Vacation Rental Ruse: How An Idyllic Farmland Property Lured Many in Chicago Area

Vacation Rental Ruse: How An Idyllic Farmland Property Lured Many in Chicago Area

Located in the town of Farmington, Illinois, an eight-bedroom lakeside home lured in many customers hoping to escape the city. In the end, they say it was all a ruse, geared towards taking  their money, and the mysterious owner behind the property is nowhere to be found

It was branded as an outdoor adventure.

Only a three-hour drive southwest of Chicago, customers could escape to the town of Farmington, Ill., staying at an eight-bedroom, 30-acre lakeside vacation rental retreat. 

Surrounded by open farm land, online advertisements for “Norris Outdoor Adventure” showed water slides, a rope swing, games for the kids, and even more reassuring, a smiling, friendly and relatable owner dedicated to their every need.

The rental was described as a dream find for many who were planning cross-country family reunions, even weddings at the space.

But the dream wasn’t a reality.

Instead, customers tell NBC 5 they had their reservations canceled, sometimes literally last minute as they were driving down to the property. 

When customers called the owner for their refund, with contracts in hand laying out that very promise, they say the owner “ghosted” them, never to be heard from again.

For months, NBC 5 Responds has investigated how a single vacation rental outside of Peoria took many Chicago-area families for thousands of dollars, and the mysterious owner behind the listing that these customers say is to blame.  

That owner dodged our calls, emails and requests for comment over many months, offering no insight into what happened.  

The complaints have gotten the attention of law enforcement in Farmington, who confirmed to NBC 5 they are actively investigating many complaints involving the property and its owner. 

Records obtained through Freedom of Information Act requests paint a picture of a mountain of debt and despair, all centered around the spacious and charming property many hopeful customers now believe they will never see in person.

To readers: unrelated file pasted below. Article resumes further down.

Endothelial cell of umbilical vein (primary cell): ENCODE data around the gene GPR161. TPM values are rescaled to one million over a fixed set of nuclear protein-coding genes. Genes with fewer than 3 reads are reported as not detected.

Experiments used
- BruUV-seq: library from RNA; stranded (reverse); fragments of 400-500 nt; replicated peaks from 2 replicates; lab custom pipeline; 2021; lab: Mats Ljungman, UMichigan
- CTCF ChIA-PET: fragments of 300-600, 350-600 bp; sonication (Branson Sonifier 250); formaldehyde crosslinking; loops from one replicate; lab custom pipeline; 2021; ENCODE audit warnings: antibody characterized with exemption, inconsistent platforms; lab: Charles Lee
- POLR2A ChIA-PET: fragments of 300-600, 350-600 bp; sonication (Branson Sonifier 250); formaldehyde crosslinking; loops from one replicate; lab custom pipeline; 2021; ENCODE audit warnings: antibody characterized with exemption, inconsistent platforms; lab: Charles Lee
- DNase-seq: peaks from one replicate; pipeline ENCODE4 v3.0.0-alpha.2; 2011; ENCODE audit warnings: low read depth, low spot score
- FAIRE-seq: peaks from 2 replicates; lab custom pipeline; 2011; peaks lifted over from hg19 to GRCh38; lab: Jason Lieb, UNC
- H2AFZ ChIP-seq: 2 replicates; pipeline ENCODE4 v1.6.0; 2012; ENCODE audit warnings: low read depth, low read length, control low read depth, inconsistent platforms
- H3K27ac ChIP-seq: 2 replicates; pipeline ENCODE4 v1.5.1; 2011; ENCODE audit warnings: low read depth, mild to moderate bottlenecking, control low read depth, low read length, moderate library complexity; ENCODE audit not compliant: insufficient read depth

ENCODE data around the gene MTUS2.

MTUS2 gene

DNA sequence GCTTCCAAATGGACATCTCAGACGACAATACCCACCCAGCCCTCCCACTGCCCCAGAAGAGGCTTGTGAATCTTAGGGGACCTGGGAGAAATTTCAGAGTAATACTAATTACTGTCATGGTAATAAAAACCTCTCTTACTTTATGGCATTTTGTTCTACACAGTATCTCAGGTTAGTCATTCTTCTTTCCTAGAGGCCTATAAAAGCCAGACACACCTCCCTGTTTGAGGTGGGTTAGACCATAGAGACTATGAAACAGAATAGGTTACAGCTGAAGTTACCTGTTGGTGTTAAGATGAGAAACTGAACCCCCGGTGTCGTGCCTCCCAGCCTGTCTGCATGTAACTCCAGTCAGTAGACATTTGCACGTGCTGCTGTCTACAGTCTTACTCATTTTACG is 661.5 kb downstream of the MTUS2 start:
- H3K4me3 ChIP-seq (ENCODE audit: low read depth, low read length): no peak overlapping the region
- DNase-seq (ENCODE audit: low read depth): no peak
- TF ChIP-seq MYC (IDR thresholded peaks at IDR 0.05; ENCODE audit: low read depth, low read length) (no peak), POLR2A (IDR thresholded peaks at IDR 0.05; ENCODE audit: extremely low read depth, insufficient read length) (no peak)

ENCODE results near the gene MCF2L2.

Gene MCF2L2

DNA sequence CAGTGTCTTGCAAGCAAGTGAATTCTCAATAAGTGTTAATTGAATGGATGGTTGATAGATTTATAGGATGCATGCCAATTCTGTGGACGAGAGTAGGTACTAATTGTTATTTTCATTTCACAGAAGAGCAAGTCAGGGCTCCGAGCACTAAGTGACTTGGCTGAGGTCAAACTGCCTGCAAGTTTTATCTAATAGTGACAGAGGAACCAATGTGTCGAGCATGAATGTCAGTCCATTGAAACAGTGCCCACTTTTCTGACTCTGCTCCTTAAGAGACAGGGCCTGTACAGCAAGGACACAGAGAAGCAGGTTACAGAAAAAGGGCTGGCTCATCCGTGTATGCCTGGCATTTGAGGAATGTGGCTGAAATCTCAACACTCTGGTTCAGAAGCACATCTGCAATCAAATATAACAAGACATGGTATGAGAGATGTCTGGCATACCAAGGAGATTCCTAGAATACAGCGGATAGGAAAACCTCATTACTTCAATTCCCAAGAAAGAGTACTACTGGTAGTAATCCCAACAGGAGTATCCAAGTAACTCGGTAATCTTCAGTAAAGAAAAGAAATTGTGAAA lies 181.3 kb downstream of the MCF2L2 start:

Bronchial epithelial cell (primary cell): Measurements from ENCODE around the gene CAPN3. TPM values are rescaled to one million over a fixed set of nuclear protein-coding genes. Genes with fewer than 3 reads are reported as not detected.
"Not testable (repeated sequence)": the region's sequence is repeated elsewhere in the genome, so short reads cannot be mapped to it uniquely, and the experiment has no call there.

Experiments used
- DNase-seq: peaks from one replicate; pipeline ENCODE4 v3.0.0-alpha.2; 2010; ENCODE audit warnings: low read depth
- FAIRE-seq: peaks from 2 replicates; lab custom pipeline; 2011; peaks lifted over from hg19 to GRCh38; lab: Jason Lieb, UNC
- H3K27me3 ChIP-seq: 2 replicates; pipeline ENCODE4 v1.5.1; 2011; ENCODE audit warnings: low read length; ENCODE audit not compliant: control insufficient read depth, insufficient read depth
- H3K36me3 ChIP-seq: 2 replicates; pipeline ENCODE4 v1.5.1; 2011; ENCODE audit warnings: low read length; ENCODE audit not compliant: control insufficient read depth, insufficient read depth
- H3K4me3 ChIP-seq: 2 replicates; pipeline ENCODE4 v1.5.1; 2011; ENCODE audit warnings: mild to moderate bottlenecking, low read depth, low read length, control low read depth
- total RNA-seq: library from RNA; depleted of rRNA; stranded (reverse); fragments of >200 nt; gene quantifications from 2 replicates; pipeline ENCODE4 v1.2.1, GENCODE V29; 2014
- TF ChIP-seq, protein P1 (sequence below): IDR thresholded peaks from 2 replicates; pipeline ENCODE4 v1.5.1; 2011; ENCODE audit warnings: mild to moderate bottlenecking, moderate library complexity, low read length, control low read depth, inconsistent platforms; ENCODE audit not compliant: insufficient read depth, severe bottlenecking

It all started with one customer’s experience, and as NBC 5 continued to ask questions, the list grew to include many more.

News articles show "Norris Outdoor Adventure" opened at this property in 2018 on Dee Bee Road in Farmington, Ill.

Melissa Oskroba out of Naperville told NBC 5 earlier this year she discovered “Norris Outdoor Adventure” while surfing through the vacation rental website VRBO.

“We were super excited about it,” Oskroba said. “[Norris] checked off all of our areas: eight bedrooms, water, yard for the kids. Affordable.”

For five years now, Oskroba and seven other friends and their immediate families have gathered for Labor Day. But with the kids and attendance list growing each year, finding the right space proved to be harder than it sounds.  

Clicking through the photos and videos of the property, Oskroba thought Norris seemed to be the perfect match for this cherished tradition. At $3,600 for three nights, and enough space for her entire party, Oskroba thought she hit the jackpot. 

Photos shared online and taken by former customers show the lake amenities advertised at Norris Outdoor Adventure.

That’s when she said she met Amy Shymansky, the owner of the property, and she felt a connection.  

“It sounded like I was talking to my mom,” Oskroba recalls, noting that the experience was seemingly going so well, “I was about to call her to start locking up future years of reservations.” 

Oskroba paid in full for a reservation this past Labor Day 2022, and months went by before the first curveball.

That’s when Oskroba said Shymansky messaged to say she had yanked the property from VRBO so she could more closely vet her guests. But there was a silver lining: Shymansky would be listing the property herself, offering the same deal.

Oskroba, worried she couldn’t find a place in time with the same number of bedrooms and space for her family and friends, booked directly with Shymansky.

The deal included what Oskroba thought was protection: A contract with a clear cancellation policy, cancel a reservation 30 days or more prior to their reservation date, and they can expect a full refund.

Oskroba reserved the property through Shymansky, not giving it a second thought until weeks later, when she tried to pull up the listing online.

“It had that 404 no longer valid website message,” Oskroba said. “Then I started digging and within probably 15-20 minutes is when I came across Yelp that had a lot of complaints on there.”

Customers on the business review website Yelp complained of falling into a trap Oskroba feared she was already in.

“The owner has literally stolen my deposit for the use of this property,” one Norris customer wrote.

Another said the owner, “took our money and never responded when we contacted her for keys.”

“They will take your money, sign contracts, then ghost you,” a third customer wrote.

Oskroba said she was beside herself.  

“I just started crying,” Oskroba said. “I was like, ‘Oh my gosh, what am I going to do?’”

Oskroba said she contacted Shymansky to formally cancel the reservation, but eventually, she too was ghosted. No more friendly contacts from the owner, and no word on her refund.